You are here

U.S. Chamber urges Texas governor to sign hailstorm reform legislation

Southeast Texas Record, May 17, 2017

By: David Yates 

AUSTIN – With both the Texas Senate and House cleared, House Bill 1774, a piece of legislation aimed at ending abusive and frivolous hailstorm litigation, is now on its way to Gov. Greg Abbott’s desk.

The bill has been a focal point for state and national organizations dedicated to combating lawsuit abuse.

On May 17, the U.S. Chamber of Commerce, which owns the Record, issued a statement applauding the Texas legislature for prioritizing legal reform and urging Gov. Abbott to sign H.B. 1774 swiftly.

“Lawsuits over hailstorm damage have become the worst form of lawsuit abuse in Texas, with storm-chasing attorneys using loopholes in the law to amass huge, and unwarranted, damage awards and millions of dollars in ill-gotten attorney fees,” The Chamber statement reads.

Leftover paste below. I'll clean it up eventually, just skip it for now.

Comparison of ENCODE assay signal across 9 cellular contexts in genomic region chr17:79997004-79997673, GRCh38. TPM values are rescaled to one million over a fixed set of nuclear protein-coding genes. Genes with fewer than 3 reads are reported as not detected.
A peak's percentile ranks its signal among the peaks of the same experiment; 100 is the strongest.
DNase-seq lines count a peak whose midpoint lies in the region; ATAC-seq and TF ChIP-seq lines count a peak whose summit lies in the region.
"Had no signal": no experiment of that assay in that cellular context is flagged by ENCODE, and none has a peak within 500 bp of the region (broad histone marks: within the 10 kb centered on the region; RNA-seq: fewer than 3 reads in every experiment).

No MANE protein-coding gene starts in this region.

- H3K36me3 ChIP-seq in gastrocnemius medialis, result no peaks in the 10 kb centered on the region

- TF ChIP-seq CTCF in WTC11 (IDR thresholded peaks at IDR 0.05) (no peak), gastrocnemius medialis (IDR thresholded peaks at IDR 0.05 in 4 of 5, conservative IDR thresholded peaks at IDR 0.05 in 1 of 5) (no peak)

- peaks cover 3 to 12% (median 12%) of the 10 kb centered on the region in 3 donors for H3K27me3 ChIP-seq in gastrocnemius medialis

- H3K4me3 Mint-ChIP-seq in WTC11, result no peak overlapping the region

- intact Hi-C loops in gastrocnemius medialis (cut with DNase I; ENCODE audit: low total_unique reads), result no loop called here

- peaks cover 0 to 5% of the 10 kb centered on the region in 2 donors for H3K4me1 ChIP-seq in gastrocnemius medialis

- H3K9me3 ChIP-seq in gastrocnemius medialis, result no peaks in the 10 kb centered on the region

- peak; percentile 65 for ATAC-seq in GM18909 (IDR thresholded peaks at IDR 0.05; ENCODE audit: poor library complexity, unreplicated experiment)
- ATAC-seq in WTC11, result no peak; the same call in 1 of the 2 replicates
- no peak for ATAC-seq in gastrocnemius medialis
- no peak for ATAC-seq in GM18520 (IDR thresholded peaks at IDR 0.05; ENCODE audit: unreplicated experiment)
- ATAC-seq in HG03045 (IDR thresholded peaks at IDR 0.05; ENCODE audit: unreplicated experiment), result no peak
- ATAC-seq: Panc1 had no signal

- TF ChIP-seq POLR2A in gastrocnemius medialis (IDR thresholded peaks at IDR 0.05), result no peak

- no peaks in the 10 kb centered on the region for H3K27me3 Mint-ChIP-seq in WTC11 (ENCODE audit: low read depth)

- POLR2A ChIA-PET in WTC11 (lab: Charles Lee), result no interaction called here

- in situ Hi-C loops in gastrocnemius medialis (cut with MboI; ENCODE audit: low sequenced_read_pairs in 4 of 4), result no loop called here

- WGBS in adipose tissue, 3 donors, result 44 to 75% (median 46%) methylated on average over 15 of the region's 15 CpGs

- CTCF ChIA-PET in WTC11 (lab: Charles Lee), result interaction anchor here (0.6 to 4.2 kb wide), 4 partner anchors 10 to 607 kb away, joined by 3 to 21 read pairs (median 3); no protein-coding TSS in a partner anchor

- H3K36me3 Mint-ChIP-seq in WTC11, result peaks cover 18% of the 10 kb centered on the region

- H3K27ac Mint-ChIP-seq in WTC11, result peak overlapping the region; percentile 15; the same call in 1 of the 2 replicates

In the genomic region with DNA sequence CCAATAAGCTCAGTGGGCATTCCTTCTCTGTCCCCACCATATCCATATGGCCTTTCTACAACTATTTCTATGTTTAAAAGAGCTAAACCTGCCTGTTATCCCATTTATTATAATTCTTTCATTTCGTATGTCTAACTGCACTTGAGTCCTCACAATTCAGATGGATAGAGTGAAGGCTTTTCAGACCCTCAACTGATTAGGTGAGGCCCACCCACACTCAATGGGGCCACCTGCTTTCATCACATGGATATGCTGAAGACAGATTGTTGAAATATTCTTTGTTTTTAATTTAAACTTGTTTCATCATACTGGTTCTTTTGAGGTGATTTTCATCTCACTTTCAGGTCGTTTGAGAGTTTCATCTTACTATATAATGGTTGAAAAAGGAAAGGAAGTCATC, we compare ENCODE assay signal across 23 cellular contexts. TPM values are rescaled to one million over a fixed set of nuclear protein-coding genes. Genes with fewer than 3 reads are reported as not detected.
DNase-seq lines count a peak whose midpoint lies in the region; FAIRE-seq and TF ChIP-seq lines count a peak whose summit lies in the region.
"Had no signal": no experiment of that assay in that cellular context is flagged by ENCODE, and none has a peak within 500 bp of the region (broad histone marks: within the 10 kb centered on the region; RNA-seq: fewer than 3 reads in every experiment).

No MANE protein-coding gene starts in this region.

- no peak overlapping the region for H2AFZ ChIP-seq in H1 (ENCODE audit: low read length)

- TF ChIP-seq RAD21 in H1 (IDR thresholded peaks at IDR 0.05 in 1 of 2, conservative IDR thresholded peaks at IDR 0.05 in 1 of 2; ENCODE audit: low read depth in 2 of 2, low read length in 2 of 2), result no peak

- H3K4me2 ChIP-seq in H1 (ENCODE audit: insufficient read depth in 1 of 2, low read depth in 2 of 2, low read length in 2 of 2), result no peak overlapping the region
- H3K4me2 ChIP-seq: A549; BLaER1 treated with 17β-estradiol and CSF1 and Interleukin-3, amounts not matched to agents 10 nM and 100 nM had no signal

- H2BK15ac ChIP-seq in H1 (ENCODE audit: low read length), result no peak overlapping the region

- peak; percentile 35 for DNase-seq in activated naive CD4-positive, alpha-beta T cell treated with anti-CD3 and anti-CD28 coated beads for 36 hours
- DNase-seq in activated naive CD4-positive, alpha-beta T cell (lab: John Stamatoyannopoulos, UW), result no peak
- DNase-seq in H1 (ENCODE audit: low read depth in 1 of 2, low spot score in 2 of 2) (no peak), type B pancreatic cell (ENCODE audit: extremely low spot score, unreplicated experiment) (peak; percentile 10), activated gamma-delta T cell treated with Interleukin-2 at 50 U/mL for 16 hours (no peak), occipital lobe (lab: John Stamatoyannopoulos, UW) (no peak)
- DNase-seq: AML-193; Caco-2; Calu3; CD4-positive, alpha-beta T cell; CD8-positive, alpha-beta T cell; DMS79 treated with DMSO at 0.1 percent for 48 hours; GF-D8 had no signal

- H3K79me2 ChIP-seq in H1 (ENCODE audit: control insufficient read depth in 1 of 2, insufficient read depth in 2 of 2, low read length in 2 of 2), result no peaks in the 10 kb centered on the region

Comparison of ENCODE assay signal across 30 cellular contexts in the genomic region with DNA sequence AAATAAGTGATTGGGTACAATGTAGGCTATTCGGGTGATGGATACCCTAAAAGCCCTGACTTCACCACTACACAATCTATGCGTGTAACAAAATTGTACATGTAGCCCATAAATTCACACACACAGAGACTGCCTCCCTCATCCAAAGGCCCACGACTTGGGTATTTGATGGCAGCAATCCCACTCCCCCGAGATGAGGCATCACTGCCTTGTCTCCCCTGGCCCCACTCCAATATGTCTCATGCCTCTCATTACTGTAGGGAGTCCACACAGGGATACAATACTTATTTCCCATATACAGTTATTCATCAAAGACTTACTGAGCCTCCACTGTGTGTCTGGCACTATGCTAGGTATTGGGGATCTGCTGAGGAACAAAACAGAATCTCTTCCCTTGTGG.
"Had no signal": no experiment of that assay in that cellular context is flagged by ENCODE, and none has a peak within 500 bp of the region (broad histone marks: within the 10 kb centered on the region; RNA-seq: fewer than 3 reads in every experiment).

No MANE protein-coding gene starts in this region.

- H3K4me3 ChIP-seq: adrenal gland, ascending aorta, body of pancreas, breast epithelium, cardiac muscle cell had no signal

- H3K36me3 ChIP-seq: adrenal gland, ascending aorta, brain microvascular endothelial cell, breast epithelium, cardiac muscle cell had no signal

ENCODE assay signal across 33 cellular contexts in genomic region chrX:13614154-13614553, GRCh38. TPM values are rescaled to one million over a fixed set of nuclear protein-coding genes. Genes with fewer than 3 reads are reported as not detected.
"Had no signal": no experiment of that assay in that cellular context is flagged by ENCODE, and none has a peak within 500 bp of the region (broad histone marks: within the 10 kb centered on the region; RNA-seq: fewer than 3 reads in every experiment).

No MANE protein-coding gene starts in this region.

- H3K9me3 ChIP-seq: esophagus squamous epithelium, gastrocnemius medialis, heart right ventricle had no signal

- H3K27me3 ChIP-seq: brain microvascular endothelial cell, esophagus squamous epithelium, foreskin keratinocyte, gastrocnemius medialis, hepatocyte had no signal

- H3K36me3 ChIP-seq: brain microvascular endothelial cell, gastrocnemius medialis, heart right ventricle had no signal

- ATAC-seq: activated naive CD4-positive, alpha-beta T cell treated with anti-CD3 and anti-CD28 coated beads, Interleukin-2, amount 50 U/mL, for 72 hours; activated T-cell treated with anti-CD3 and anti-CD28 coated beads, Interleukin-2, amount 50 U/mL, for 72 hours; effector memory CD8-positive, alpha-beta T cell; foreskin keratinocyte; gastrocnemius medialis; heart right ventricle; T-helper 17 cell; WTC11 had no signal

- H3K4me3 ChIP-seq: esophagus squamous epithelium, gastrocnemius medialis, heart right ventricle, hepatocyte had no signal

“While these attorneys are getting rich, property owners in Texas are bearing the financial brunt of this scheme through increases in premiums. H.B. 1774 addresses this abuse while protecting Texas property owners’ legal rights.”

Texans for Lawsuit Reform also commended the final Senate passage of House Bill 1774, calling the legislation a consumer protection bill that will stop rampant weather-related lawsuit abuse.

“The Texas Senate has sent a strong message to storm-chasing lawyers who exploit our legal system for their own gain – Texas will not turn a blind eye to any type of lawsuit abuse in our state,” TLR Communications Director Lucy Nashed said.

“By passing House Bill 1774, the Senate has put Texas property owners first, ensuring they are protected from all of the bad actors, whether that’s an insurer that unfairly denies and delays claims or an unscrupulous storm-chasing lawyer.

“We are grateful for Lt. Gov. Patrick and Sen. Hancock’s leadership on this critical issue, and look forward to seeing HB 1774 on Gov. Abbott’s desk.”

Both Abbott and Patrick have openly called for legislation to end hailstorm lawsuit abuse.